In the center of Bovec stands a parish church of St Ulrich. The church may not seem anything special from a distance. But, we strongly recommend that you take some time for sightseeing. Its walls are hiding quite a few interesting stories.
St Ulrich of Augsburg
The church is dedicated to St Ulrich who was quite a celebrity in the Middle Ages. He was born in 890 in Augsburg, Bavaria.
As a child he was small, skinny and always sick. His parents were hiding him from other people to protect him from mocking. Nevertheless, Ulrich grew up in a bold young man and decided to become a priest. Smart and quick minded was soon promoted to bishop of Augsburg county.
Barbaric hordes of Magyars
Then the medieval idyll of 10th century was roughly interrupted by barbaric hordes of Magyars. They were robbing and burning land after land. For quite some time, no one would resist them.
Magyars had come up with a rather clever tactic. They avoided all the big and well-fortified towns. Instead, they prefered attacking smaller towns and villages without strong walls and well-trained army to protect them. Of course, Magyars stole anything there was to steal. Their favourite trophies were churches with golden chalices and other insignia. What couldn’t be taken was burnt.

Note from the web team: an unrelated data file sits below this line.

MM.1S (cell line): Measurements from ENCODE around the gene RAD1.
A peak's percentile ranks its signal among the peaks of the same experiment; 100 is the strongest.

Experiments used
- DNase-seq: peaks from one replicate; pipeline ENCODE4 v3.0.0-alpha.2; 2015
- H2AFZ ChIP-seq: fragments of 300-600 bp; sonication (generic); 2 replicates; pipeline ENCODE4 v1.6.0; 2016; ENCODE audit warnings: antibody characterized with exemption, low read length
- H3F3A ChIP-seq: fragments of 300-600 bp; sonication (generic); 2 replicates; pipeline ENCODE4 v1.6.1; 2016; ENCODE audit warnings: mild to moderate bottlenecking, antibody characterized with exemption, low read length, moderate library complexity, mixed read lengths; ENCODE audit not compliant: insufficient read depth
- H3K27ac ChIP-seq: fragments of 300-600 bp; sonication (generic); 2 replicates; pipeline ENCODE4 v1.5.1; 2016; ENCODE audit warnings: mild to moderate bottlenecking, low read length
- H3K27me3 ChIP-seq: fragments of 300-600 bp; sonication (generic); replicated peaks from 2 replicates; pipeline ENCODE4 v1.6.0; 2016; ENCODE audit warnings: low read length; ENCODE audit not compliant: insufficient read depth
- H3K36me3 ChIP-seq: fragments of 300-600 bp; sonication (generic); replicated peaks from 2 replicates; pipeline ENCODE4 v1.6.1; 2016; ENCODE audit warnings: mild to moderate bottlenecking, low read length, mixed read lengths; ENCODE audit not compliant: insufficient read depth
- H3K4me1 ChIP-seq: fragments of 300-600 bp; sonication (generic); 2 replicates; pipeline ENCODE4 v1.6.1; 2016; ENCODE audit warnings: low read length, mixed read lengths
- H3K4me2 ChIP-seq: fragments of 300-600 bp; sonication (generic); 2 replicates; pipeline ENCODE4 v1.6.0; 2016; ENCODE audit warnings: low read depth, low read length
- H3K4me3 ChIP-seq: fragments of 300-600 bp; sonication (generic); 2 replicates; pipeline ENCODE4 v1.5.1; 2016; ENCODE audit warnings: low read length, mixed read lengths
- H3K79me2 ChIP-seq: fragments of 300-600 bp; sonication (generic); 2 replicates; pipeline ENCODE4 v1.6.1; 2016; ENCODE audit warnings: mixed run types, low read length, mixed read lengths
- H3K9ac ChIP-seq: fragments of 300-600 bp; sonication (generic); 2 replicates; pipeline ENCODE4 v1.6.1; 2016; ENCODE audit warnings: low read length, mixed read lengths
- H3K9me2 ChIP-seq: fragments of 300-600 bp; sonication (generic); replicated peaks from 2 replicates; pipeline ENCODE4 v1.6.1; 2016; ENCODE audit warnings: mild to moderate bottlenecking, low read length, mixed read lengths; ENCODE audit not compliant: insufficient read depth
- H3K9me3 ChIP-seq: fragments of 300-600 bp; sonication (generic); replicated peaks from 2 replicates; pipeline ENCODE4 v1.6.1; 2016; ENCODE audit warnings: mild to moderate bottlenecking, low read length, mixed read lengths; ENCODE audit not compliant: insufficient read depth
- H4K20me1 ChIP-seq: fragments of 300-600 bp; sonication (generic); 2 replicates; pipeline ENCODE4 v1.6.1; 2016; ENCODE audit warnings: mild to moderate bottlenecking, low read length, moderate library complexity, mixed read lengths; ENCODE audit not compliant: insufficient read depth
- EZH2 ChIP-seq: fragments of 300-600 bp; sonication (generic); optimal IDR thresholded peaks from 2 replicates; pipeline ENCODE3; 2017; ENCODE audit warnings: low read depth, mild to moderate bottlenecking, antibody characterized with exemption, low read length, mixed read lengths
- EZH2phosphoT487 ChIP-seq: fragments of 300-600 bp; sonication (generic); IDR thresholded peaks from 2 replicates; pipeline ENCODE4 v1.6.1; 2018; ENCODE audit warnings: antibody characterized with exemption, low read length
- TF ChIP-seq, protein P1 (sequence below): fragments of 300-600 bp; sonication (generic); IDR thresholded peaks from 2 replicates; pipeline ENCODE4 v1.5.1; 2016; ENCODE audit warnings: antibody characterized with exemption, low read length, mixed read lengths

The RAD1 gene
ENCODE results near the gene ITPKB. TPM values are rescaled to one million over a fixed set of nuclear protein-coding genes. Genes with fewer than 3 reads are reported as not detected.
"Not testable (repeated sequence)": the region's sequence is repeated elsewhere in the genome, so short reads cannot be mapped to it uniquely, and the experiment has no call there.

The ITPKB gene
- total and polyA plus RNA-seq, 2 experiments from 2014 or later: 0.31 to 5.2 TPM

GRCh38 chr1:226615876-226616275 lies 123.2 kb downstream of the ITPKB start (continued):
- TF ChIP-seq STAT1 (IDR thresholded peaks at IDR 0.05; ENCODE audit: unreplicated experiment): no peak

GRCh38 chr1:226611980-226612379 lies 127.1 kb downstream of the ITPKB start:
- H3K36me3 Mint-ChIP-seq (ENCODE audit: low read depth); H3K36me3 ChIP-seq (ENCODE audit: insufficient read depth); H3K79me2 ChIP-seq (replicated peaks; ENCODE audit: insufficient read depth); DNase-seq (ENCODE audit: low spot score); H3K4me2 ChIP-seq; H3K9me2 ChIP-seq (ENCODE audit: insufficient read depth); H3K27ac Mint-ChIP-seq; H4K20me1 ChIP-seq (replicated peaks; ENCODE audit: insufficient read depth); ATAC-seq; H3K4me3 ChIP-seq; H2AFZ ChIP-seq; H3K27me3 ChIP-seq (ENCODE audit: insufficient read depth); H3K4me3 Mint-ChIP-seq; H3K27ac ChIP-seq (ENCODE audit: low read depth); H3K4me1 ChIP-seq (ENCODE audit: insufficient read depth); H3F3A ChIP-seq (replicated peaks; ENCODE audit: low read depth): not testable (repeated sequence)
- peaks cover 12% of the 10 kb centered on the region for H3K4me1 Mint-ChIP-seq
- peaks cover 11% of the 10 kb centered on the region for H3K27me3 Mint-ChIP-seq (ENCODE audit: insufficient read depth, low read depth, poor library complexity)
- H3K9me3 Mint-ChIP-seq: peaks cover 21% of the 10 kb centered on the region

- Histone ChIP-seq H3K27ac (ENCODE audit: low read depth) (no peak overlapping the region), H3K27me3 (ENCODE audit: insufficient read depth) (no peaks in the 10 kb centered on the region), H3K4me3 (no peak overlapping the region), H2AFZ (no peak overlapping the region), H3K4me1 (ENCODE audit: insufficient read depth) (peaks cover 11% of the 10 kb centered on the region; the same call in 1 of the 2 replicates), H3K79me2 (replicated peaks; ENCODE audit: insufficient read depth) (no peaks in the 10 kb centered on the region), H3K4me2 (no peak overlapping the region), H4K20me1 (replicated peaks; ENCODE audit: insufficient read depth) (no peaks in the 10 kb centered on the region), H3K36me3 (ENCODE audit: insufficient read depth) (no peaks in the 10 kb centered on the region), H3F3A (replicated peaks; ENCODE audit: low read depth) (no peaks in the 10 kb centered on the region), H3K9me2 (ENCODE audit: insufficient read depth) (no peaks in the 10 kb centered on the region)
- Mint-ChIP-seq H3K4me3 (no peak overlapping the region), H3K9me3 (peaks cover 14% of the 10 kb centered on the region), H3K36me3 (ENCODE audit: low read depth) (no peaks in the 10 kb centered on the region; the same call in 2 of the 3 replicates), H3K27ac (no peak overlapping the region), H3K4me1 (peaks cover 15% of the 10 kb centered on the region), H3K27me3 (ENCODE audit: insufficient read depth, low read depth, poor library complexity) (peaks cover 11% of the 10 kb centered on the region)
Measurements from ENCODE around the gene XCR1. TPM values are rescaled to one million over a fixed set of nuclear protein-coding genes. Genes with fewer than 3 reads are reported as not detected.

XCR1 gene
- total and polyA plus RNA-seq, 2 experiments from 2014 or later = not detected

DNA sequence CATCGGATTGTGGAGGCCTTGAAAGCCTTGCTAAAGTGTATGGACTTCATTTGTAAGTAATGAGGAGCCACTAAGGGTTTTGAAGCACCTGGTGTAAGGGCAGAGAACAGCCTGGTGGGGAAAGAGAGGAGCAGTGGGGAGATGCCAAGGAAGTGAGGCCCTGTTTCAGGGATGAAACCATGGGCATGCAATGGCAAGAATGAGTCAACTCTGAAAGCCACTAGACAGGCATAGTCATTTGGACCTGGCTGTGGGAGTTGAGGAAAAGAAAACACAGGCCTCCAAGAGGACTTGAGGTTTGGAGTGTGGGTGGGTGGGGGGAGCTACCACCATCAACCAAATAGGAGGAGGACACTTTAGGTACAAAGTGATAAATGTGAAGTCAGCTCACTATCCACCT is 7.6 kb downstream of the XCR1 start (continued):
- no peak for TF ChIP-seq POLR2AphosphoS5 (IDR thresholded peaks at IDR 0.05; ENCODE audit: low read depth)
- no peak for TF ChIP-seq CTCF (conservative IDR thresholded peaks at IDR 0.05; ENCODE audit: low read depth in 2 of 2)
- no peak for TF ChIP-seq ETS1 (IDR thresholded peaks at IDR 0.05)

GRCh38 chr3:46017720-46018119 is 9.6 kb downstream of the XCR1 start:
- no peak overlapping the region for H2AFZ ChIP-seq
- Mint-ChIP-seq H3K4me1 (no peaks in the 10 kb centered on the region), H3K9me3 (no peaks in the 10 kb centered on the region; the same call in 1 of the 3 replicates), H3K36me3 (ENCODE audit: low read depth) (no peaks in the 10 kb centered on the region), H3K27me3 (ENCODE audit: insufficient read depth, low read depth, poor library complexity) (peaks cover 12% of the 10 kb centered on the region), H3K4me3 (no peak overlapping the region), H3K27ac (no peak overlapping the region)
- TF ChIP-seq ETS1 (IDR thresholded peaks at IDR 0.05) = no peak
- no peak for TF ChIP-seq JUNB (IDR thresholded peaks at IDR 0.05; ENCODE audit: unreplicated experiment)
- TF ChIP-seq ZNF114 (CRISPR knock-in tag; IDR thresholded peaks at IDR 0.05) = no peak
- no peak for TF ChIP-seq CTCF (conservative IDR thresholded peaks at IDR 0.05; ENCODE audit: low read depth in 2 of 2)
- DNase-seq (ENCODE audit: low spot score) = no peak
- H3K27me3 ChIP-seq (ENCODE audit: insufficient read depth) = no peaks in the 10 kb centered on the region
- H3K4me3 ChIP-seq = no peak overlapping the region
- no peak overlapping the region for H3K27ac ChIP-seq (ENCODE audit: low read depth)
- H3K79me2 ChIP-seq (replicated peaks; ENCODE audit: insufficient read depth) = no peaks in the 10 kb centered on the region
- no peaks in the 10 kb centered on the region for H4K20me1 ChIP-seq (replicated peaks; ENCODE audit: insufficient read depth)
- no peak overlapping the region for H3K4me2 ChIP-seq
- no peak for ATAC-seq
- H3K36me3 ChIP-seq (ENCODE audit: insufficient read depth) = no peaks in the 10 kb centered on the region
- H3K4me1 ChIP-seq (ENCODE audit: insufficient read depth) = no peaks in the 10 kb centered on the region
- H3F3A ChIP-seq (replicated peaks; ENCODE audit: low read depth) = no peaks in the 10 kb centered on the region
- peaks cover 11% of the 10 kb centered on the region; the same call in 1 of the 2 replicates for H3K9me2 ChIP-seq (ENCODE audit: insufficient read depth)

Soon the news of their bloody expeditions reached out all the countries around Europe. And so the glory of the fearful nation, of which previously no one has ever heard, began to grow.
The battle of Lechfeld
In 955 Magyars arrived at the city walls of Augsburg. Their arrival was expected. The inhabitants of this Bavarian town suspected that they might get the unfortunate visit.
Bishop Ulrich took the defence of the city into his own hands and ordered a thorough renovation of the old city walls. He also organized soldiers training.
When Magyars came on their horses and set up tents, Augsburg was ready. Epic clash of the armies is today known as the Battle of Lechfeld.
Bishop Ulrich gained eternal fame as a fearless military commander who was riding with his men against the enemy, unarmed. With Divine’s help Bavarians were victorious and the barbaric hordes were defeated.
How Ulrich became a saint
German emperor of the Holy Roman Empire Otto I. later led the armies of different European nations and stopped the hordes of Magyars.
They were pushed back beyond the borders of Otto’s empire to the land of Pannonia. There they initially abandoned nomadic way of life and got rid of their nasty bloody habits. Soon they became farmers and decent neighbors. Eventually Magyars accepted Christian religion and established their own country today known as Hungary.
What about St Ulrich? He lived less exciting life at his old age. He died on July 4th 973 and was proclaimed saint just a few years later in 993.